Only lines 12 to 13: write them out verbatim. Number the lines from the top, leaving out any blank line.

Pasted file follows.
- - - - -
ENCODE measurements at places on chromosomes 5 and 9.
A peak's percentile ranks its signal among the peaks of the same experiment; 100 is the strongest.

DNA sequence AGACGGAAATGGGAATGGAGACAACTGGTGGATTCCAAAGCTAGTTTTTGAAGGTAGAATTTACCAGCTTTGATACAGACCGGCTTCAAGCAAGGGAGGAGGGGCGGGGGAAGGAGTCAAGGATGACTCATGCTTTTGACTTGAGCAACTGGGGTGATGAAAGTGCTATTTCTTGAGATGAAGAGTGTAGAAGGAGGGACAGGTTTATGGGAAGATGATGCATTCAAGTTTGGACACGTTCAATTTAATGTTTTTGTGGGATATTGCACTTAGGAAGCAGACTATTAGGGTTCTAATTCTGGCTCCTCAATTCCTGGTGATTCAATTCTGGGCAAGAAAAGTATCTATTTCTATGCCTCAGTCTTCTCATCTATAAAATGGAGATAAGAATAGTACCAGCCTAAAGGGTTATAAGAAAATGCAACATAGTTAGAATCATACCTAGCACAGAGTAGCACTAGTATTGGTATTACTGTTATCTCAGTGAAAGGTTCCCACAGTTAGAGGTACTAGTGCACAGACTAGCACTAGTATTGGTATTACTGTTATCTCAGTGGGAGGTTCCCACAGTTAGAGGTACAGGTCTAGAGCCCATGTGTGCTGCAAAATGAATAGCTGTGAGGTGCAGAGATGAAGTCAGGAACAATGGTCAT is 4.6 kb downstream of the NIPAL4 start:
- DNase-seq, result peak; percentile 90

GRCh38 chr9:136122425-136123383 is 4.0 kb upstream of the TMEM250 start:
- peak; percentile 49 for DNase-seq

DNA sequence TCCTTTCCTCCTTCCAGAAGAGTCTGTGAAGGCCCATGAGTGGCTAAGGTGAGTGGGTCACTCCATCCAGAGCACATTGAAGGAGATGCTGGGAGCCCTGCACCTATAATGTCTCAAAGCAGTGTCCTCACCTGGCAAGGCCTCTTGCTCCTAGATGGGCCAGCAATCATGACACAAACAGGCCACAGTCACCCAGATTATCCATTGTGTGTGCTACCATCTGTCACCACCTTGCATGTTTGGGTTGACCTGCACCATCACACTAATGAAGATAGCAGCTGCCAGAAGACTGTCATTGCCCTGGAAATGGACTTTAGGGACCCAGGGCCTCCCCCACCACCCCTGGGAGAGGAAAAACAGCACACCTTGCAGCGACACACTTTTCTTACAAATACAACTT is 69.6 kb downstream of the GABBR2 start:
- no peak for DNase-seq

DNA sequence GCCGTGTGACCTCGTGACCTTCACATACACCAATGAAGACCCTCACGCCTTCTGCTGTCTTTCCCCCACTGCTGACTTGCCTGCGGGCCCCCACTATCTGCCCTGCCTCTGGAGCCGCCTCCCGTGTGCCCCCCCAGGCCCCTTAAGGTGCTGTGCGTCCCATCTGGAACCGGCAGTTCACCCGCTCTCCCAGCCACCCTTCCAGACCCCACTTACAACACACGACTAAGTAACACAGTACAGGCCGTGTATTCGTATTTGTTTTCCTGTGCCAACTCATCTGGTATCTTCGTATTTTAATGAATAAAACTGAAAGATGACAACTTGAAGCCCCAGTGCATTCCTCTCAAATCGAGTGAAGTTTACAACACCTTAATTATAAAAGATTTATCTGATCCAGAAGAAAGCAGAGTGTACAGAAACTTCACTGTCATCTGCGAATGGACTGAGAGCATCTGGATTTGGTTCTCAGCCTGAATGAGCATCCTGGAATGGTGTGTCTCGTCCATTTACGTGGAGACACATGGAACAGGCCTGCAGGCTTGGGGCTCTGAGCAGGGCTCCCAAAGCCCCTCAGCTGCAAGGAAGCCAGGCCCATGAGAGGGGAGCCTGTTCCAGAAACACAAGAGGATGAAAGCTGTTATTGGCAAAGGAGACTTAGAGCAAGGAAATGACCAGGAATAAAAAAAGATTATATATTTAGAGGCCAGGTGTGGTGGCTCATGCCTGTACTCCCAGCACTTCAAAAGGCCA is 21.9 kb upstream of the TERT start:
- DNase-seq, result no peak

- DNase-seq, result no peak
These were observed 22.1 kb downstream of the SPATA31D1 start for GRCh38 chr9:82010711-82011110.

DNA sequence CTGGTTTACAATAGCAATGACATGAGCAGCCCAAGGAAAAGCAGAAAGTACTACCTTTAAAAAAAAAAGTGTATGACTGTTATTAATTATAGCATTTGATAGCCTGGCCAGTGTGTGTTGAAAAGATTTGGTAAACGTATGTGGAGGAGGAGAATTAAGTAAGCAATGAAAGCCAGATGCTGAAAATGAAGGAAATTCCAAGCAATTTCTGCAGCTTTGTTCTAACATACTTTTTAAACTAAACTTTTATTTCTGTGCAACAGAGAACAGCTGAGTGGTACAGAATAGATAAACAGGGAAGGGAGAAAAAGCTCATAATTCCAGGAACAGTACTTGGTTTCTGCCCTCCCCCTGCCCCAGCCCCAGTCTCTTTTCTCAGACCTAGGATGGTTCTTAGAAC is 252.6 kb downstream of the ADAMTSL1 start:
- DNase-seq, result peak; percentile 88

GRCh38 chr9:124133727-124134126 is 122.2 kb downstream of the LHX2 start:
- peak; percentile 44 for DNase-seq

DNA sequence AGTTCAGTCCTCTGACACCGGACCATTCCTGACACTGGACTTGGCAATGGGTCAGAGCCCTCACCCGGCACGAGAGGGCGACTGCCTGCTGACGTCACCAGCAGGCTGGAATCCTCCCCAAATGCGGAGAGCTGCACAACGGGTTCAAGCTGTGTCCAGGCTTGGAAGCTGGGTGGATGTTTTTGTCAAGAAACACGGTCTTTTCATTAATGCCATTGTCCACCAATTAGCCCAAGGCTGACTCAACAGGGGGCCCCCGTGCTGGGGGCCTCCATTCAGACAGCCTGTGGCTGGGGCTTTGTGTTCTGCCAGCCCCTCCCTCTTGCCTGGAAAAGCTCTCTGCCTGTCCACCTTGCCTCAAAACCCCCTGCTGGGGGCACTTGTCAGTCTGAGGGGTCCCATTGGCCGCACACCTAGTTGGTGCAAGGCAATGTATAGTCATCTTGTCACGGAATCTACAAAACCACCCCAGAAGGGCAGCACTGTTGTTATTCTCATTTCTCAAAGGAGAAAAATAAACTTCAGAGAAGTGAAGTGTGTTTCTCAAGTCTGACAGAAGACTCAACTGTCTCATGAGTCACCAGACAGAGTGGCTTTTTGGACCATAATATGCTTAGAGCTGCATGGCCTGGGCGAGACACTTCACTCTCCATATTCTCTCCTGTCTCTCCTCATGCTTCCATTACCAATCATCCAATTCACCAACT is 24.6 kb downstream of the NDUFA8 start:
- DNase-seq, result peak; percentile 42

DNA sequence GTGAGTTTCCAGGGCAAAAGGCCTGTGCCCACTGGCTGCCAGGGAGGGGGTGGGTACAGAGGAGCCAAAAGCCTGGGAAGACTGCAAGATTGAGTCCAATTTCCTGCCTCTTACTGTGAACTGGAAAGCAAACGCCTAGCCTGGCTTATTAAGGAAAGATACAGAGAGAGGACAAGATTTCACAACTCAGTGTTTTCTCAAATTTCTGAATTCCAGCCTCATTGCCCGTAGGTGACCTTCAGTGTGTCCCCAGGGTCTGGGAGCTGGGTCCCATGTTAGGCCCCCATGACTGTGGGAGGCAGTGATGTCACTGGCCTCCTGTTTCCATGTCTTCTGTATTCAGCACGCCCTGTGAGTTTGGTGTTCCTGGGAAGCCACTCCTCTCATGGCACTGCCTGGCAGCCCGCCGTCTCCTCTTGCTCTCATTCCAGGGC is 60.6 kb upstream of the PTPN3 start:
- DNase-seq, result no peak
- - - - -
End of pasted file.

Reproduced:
These were observed 22.1 kb downstream of the SPATA31D1 start for GRCh38 chr9:82010711-82011110.

DNA sequence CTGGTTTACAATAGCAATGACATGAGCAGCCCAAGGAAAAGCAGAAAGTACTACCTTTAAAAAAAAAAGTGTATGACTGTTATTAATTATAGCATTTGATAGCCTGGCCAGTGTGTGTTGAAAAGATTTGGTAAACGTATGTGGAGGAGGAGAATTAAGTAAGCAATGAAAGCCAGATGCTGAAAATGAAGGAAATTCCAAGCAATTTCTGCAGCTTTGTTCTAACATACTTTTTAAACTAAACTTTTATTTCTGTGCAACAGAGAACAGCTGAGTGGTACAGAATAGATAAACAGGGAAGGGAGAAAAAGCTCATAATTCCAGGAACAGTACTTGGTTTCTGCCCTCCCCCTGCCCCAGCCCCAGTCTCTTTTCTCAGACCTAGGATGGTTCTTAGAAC is 252.6 kb downstream of the ADAMTSL1 start: